Rammed Earth

Those who contemplate the beauty of the earth find reserves of strength that will endure as long as life lasts. There is something infinitely healing in the repeated refrains of nature – the assurance that dawn comes after night, and spring after winter.  -Rachel Carson

In her influential book Silent Spring (1962), Rachel Carson charted the destruction of the careful balance of nature by large-scale and indiscriminate use of pesticides.  Toxic poisons such as DDT have since been banned, yet human ingenuity creates thousands of new chemicals each year. From flame retardants to medicines, tarmac sealants to cosmetics, this Pandora’s box of new chemicals is astounding and often lifesaving. But the rate of their introduction doesn’t allow time for earth’s ecosystems to adjust and cope with them.

Earth Time and Disruption

Briony Marshall’s new body of rammed earth scuptures allude to this idea of balance and change. Made using an ancient architectural technique called Rammed Earth, soil and pigment are pounded and compressed into colourful striations in a process akin to the formation of sedimentary rock. The technique has been used for thousands of years across the planet, but has been rediscovered as a green building technique.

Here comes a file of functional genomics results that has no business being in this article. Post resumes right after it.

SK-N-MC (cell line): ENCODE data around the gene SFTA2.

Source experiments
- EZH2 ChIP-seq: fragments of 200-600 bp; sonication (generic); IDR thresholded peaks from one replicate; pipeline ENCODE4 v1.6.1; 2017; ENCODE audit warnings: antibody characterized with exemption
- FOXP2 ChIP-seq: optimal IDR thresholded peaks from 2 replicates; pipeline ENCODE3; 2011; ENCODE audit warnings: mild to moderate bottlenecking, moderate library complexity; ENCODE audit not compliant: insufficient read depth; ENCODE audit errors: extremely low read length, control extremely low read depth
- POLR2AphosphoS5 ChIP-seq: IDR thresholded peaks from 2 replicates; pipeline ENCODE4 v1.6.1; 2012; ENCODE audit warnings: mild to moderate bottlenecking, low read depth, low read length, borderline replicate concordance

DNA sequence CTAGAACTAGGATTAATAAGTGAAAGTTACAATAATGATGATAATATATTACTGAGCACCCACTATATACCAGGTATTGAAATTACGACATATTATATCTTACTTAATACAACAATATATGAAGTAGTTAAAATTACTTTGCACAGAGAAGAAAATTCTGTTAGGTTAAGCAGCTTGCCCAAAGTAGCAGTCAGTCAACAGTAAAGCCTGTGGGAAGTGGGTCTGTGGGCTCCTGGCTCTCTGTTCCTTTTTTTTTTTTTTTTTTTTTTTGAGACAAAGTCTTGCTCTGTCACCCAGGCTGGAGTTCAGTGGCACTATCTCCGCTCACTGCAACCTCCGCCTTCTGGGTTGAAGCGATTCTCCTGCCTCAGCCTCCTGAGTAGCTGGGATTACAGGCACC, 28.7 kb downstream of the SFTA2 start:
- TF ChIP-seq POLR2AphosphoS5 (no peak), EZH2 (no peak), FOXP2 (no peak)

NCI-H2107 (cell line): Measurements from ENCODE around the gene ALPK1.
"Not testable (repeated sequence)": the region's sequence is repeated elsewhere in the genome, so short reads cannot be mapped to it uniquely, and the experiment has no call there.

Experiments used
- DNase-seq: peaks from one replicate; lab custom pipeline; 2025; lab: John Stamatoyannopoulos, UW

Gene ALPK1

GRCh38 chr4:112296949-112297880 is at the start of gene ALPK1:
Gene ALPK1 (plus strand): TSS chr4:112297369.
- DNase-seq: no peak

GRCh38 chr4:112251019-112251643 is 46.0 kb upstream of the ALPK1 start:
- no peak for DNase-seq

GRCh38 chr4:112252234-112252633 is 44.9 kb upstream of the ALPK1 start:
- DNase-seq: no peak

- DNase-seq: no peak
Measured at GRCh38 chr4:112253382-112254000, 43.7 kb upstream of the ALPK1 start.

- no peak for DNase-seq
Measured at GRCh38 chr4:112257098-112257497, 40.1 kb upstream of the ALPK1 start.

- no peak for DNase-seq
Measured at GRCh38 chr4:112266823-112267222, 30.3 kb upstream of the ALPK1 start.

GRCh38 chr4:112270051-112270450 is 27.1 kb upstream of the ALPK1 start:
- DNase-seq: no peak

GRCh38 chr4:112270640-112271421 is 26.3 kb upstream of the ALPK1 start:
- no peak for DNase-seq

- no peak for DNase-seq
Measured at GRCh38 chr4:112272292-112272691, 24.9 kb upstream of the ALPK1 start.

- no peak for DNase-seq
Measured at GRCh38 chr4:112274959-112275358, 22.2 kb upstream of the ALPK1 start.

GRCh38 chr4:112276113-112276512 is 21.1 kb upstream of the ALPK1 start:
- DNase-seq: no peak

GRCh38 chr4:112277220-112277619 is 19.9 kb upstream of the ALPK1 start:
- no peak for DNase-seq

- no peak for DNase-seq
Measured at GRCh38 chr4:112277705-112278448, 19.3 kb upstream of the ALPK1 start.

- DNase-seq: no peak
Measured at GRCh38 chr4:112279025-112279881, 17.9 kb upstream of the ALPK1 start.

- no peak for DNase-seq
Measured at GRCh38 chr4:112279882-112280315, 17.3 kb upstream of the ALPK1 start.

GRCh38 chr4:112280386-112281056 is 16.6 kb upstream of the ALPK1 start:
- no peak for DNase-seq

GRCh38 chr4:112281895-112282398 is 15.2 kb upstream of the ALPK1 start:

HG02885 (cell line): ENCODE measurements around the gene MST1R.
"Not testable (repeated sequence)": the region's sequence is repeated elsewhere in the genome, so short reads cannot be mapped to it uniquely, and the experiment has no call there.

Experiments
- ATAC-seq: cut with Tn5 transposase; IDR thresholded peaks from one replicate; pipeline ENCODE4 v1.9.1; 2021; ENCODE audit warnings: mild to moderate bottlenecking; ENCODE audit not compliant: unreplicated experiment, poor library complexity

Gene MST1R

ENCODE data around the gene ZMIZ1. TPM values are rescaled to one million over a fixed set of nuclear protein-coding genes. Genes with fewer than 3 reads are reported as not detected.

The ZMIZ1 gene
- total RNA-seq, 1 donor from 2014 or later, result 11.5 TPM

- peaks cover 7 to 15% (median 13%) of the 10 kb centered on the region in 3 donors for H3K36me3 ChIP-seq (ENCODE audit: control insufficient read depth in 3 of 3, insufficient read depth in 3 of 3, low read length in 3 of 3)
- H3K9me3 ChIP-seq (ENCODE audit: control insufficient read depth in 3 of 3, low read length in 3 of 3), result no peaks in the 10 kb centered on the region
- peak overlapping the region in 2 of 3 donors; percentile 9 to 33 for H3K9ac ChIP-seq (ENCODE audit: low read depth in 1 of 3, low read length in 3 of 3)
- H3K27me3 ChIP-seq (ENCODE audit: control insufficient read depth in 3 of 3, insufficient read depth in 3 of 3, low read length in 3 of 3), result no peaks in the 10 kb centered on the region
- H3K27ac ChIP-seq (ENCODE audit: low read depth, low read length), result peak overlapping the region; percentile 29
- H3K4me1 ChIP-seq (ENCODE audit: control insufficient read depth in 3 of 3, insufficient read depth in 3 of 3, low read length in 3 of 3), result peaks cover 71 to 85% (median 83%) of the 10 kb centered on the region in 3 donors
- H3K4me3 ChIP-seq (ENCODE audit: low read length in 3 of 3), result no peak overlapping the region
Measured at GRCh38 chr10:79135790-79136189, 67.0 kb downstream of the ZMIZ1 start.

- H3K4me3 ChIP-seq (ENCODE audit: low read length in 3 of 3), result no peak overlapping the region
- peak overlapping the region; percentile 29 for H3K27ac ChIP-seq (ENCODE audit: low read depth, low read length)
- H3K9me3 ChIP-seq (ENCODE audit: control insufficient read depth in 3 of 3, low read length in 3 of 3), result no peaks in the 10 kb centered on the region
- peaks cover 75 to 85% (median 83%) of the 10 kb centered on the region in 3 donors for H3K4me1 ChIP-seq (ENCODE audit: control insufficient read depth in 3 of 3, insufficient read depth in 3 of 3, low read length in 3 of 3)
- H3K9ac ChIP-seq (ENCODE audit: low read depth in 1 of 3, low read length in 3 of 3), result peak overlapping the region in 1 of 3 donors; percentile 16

If we follow Rachel Carson’s advice and contemplate the amazing beauty that the slow process of evolution has generated on our unique planet, we can’t help but notice an irresolvable clash with the frenetic pace of creativity and change that humans seem to thrive on. Hopefully the solution lies in our own creativity.  These sculptures call for us to slow down, contemplate and work to stay in harmony with the steady pace of Earth Time.

Earth Time

Rammed Earth and Carbon Black
47 (h) x 25 x 20cm
Edition 1/3
£1,300

The paired sculptures Earth Time and Disruption have been made using an ancient architectural technique called Rammed Earth, soil and pigment are pounded and compressed into colourful striations in a process akin to the formation of sedimentary rock. The technique has been used for thousands of years across the planet, but has been rediscovered as an ecological building technique.